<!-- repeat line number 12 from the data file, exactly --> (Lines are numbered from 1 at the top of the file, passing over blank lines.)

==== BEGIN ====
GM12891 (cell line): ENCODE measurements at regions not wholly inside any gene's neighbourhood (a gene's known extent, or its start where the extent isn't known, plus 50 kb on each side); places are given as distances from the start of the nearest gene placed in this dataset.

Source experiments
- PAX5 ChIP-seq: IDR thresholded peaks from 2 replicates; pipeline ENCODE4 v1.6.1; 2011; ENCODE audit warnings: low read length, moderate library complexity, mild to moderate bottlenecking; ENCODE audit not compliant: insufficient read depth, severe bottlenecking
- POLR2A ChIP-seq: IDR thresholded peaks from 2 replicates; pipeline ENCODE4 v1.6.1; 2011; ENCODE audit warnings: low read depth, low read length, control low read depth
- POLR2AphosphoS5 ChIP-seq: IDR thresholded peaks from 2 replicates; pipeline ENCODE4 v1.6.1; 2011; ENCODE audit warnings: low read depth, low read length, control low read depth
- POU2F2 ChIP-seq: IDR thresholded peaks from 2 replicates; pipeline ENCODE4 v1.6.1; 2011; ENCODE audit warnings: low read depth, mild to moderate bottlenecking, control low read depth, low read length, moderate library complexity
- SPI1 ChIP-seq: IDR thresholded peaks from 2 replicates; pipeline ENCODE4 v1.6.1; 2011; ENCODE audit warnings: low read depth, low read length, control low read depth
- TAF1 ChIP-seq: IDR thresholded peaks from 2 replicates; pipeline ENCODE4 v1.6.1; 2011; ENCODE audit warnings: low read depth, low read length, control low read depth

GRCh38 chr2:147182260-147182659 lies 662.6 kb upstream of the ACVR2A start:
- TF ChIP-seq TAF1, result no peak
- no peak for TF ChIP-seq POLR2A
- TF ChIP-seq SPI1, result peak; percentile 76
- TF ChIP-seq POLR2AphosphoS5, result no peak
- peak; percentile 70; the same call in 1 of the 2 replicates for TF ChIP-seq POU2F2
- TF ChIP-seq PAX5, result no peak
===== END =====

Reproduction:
- TF ChIP-seq SPI1, result peak; percentile 76